Only the risk is certain? Atomic power

While Germany is shutting down its last nuclear power plants the rest of the world seems to move in the polar opposite direction; gearing up, strengthening and magnifying dependency on this actually very efficient power source. In the discussion about nuclear power plants there seem to be two strong opinions, a middle ground is nearly unrecognisable thus the anti-nuclear movement in Germany has been protesting since the early 1970s. But what makes nuclear power so unattractive for thousands of people in Germany when it is scientifically proven to be one of the most eco-friendly, in terms of carbon emission, and efficient energies that exist when properly functioning?

Slogans like “Only the risk is certain. Atomic power? No, thanks!“ are popular stickers up to this day in Germany, many of them hinting to the disastrous past of nuclear technology. Fukushima in March 2011 is one of them, where a tsunami flooded and damaged active reactors, leading 100000 of people to leave their home due to the high risk of radioactive exposure. Another example is Chernobyl in 1986, where inadequate safety procedures caused explosions and meltdowns leading to 28 direct and several thousand possible indirect cancer deaths. The Federal Ministry for the Environment, Nature Conservation, Nuclear Safety and Consumer Protection in Germany states that “The nuclear phase-out makes Germany safer and avoids additional high-level radioactive waste. The risks of nuclear power are ultimately unmanageable. No insurance in the world covers the potentially catastrophic extent of damage from a nuclear accident,” portraying the responsibility that decision makers are having in creating and maintaining a power source as such. Who is responsible when something goes wrong? We have seen in past mistakes, both human errors and natural disasters, that the impact if things go wrong is nearly beyond comprehension, in short term and long-term effects.

Another argument is that power plants are expensive and long to build. Construction may take up from 5-10 years costing billions of dollars as well as security costs following up to this. Nuclear energy also counts to the nonrenewable energies. Power plants use U-235, an energy source that is not only very rare and expensive but just like coal or natural gases not renewable. Uranium, limited in quantity, has to be mined, synthesized and activated to produce energy. This process is expensive and not environmentally friendly. The process of mining of uranium leaves radioactive particles behind. Those may pollute nearby sources of water or can cause erosion which can be dangerous to human health and the environment.

The damage that nuclear energies generate doesn’t limit to construction and fuel supply but also to the nuclear waste that is necessarily produced. Amanda Beckrich defines for The Green Room in March 2013: „As the fuel (fissionable uranium, 235U) in the rods of a typical nuclear reactor decays, the concentrations of other dangerous radioisotopes rises (Botkin and Keller 2011). Long-term storage of these radioactive waste products, including isotopes of plutonium, iodine, and strontium, is a main concern with nuclear energy, as is safe operation of nuclear power plants. “ While everything is done to store nuclear waste safely, nuclear waste storage containers can, quite self-explanatory, only store nuclear waste. It takes thousands of years for high-level nuclear waste to decay, there is no solution for other kinds of disposal yet but storing nuclear waste. Lemke, German Federal Minister for the Environment, Nature Conservation, Nuclear Safety and Consumer Protection, sums it up: “Nuclear power supplied electricity for three generations, but its legacy remains dangerous for 30,000 generations.”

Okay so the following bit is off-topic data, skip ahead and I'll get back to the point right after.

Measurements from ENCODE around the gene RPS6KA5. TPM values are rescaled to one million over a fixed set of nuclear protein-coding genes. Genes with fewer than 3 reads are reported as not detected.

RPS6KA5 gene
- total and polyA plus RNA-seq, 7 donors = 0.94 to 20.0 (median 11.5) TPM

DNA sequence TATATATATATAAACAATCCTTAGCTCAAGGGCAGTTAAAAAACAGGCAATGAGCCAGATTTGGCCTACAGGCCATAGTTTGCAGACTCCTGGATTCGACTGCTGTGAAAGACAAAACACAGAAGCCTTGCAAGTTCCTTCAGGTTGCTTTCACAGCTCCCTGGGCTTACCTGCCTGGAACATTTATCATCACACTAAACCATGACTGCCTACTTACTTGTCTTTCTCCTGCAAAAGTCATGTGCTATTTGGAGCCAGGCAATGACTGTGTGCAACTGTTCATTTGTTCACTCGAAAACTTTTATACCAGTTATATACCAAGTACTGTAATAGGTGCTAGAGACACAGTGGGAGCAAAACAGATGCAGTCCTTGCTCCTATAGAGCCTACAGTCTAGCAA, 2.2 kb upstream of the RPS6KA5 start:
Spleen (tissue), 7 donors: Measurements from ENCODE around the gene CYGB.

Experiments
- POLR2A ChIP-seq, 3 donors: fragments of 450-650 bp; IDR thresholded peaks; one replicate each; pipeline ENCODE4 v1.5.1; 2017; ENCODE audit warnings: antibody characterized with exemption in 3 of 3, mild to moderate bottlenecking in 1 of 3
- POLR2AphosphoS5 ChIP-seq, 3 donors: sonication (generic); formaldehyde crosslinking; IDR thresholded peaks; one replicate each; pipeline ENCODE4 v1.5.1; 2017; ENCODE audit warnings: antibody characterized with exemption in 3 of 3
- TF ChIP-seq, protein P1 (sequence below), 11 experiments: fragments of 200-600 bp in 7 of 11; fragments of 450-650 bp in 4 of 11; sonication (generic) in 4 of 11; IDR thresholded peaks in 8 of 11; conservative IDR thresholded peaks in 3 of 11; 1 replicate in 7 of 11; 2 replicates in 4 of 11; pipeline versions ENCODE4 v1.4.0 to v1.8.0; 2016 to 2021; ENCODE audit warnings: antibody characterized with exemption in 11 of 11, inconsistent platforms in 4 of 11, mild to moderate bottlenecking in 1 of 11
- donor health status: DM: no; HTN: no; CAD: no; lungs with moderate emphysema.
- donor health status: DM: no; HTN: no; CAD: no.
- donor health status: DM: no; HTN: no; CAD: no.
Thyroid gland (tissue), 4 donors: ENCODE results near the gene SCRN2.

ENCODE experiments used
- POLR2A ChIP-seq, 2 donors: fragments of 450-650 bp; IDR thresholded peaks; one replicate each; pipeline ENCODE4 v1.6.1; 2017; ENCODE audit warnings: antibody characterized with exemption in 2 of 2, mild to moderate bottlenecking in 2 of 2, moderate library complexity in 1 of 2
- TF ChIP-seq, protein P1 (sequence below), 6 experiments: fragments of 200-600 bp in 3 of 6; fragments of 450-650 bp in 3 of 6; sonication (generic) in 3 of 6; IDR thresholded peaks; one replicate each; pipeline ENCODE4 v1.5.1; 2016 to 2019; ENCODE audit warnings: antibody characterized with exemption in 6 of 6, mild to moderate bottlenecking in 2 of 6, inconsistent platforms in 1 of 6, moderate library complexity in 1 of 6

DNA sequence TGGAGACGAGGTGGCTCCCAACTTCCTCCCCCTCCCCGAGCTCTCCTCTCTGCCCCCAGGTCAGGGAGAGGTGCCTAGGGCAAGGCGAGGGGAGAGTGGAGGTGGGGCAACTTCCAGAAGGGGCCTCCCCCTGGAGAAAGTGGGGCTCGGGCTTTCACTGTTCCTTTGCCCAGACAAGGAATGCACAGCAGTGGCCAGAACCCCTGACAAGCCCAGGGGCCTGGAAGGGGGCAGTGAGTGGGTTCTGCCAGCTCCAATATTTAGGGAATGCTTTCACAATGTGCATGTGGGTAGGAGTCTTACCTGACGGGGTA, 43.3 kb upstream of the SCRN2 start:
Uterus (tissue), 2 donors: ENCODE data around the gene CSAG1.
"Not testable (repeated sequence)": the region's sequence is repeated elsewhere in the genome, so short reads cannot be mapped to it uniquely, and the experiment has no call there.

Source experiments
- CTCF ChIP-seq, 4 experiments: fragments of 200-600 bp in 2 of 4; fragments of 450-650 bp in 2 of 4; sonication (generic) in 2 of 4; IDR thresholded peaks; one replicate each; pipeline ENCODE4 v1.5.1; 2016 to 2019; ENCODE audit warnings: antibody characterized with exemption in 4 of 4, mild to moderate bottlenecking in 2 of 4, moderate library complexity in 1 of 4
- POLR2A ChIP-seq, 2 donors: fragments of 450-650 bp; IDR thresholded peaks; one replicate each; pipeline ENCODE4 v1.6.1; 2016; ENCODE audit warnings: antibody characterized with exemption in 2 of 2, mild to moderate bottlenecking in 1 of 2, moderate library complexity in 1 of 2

Many nuclear advocates highlight the importance and efficiency of nuclear energy. It is crucial for many countries in energy acquisition, no other energy source comes close to the energy density and reliability of nuclear energies. But if we cannot generate energy in a way that is more sustainable and less harmful to the environment, isn’t this a clear sign that we are living far beyond our means? Do we need to generate those huge amounts of energy instead of trying to use what is available to us without harming generations of humanity with nuclear waste? Instead of deciding to reduce and be conscious about our energy consumption, why are we maintaining and creating more to consume more? 

“In the German context, the phase-out of nuclear energy is good for the climate in the long term. It provides investment certainty for renewable energy; renewables will be much faster, cheaper and safer than expansion of nuclear energy,” says Niklas Höhne, a professor the mitigation of greenhouse gases at Wageningen University in the Netherlands. Germany is trying to focus on wind and solar power though Germany mainly relies on imported gas and polluting energies such as coal or natural gas. In the short run the shutdown of nuclear power plants in Germany may increase CO2 emissions, in the long term the changes that are expected with the nuclear shut down are for the country to rely on green and renewable energies fully. It is a big and drastic step into the future but this is also very necessary for change.

“You need to think things through to the end” – Niehaus 

Marie Kiel


Clean Energy Wire – The history behind Germany’s nuclear phase out

Environment. co  – The pros and cons of Nuclear Energy 

Natonalgeographic –  Non renewable energy 

Grenpeace – The global crisis of nuclear waste

Related posts

Create a website or blog at

%d bloggers like this: